Another critic is Mario Fusco, who argues that the Pomodoro Technique is…well…sort of ridiculous:[2]

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“Aren’t we really able to keep ourselves concentrated without a timer ticketing on our desk?… Have you ever seen a civil engineer using a timer to keep his concentration while working on his projects?… I think that, like any other serious professional, I can stay concentrated on what I am doing for hours… Bring back your timer to your kitchen and start working in a more professional and effective way.”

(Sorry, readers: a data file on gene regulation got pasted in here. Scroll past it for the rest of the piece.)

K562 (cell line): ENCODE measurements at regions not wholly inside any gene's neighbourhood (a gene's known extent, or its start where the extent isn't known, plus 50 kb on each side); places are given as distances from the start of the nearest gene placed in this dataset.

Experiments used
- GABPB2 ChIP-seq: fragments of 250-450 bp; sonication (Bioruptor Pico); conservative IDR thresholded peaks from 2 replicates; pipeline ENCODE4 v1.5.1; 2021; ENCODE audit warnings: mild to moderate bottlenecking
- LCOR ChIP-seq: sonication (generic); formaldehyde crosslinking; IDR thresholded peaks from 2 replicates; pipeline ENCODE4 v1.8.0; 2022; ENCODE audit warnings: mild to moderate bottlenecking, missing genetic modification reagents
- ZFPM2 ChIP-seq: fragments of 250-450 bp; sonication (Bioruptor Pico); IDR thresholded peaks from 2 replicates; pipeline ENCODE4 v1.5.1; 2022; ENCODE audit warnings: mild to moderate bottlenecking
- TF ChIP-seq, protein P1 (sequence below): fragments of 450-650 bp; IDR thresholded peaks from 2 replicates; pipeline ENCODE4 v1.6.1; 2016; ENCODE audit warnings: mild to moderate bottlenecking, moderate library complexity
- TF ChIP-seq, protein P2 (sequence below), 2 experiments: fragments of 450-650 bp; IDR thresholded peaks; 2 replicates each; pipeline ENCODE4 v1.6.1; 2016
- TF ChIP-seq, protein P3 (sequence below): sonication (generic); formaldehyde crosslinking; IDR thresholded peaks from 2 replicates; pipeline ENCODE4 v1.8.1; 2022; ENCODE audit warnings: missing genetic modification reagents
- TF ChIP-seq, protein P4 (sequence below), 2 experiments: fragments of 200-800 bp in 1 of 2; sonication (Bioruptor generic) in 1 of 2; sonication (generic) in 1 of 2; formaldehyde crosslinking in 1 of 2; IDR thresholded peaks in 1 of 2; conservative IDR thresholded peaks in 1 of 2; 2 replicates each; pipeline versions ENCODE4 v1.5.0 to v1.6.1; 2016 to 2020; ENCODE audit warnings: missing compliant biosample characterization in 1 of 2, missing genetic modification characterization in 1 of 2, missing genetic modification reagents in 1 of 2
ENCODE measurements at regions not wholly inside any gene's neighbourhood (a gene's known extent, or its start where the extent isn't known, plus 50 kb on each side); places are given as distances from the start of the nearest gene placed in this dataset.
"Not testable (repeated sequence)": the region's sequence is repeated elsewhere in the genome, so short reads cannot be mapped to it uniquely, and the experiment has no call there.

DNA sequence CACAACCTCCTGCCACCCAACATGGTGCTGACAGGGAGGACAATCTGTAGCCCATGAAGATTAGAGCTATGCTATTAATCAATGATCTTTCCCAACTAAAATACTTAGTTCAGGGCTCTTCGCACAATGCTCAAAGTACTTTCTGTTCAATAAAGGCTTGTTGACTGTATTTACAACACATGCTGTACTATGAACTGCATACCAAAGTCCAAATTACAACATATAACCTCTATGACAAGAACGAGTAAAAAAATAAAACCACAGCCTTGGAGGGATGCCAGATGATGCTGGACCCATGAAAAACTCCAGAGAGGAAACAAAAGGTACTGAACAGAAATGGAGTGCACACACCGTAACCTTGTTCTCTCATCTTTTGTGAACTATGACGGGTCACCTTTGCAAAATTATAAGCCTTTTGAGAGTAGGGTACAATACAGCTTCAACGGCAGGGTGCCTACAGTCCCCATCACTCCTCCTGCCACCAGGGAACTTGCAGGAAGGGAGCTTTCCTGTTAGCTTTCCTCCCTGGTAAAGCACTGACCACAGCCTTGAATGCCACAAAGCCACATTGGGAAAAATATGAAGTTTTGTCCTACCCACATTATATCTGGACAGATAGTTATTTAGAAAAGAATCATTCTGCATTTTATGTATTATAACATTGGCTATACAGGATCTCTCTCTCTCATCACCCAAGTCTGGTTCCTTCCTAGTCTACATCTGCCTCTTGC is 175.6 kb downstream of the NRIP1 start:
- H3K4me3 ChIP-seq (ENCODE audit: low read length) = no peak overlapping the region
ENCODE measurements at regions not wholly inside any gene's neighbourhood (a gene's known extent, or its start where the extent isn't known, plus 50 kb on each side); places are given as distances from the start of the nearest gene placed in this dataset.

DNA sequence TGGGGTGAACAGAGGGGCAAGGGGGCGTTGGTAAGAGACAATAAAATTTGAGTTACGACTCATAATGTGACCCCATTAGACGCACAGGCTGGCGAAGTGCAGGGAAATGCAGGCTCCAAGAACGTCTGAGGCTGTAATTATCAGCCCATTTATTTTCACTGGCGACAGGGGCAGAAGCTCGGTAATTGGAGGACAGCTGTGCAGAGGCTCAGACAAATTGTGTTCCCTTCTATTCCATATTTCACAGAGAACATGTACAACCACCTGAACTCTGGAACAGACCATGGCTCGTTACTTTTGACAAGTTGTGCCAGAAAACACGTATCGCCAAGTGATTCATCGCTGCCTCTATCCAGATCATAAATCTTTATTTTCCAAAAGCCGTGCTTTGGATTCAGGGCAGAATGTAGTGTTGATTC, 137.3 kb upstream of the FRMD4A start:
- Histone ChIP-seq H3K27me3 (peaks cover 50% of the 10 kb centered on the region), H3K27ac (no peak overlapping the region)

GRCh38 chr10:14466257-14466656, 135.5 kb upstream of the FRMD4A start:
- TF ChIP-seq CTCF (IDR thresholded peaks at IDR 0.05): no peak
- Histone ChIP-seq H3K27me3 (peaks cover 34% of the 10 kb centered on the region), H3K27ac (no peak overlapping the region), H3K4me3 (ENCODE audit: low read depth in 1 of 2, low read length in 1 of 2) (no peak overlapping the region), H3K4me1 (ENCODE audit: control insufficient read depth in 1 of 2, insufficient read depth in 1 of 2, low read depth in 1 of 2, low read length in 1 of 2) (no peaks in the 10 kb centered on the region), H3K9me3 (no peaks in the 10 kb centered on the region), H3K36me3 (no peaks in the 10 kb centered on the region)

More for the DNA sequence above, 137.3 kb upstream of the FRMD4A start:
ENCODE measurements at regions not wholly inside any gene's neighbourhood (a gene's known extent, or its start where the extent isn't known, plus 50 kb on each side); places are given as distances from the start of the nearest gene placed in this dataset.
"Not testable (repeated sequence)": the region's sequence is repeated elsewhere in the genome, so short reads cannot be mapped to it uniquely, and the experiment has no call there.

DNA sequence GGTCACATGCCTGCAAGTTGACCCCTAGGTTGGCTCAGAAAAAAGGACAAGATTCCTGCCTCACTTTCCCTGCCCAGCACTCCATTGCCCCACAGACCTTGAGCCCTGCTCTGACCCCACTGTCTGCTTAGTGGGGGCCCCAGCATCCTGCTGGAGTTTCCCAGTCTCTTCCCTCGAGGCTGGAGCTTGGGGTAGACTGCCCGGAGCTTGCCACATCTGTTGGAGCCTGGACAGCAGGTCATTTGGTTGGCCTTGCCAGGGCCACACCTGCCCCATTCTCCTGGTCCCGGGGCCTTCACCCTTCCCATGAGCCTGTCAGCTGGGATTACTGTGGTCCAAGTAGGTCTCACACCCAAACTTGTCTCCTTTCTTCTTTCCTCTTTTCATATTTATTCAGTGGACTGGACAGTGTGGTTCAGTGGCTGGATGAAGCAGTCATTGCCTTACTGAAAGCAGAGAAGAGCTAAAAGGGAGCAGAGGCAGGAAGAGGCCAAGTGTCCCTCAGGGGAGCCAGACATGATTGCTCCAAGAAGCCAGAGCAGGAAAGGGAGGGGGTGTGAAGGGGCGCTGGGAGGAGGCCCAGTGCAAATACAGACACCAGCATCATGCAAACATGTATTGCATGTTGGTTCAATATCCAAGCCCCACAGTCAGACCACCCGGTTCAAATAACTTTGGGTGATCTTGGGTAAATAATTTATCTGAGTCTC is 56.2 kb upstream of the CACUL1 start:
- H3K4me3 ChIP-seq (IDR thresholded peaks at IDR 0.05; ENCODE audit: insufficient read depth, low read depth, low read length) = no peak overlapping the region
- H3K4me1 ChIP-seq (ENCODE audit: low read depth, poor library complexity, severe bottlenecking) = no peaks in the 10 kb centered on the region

Conclusion

One of the best things about the Pomodoro Technique is that it’s free. Yeah, you can fork over some bills to get a tomato-shaped timer if you want… or you can use any timer program on your computer or phone. So even if you try it and hate it, you haven’t lost any cash.

The process isn’t ideal for every person, or in any line of work. But if you need a systematic way to tackle your daily to-do list, the Pomodoro Technique may fit your needs.

If you want to learn more about the Pomodoro Technique, check out this article: How to Make the Pomodoro Technique More Productive

Reference

[1] Aspirations of a Software Developer: A Month of the Pomodoro Technique
[2] InfoQ: A Critique of the Pomodoro Technique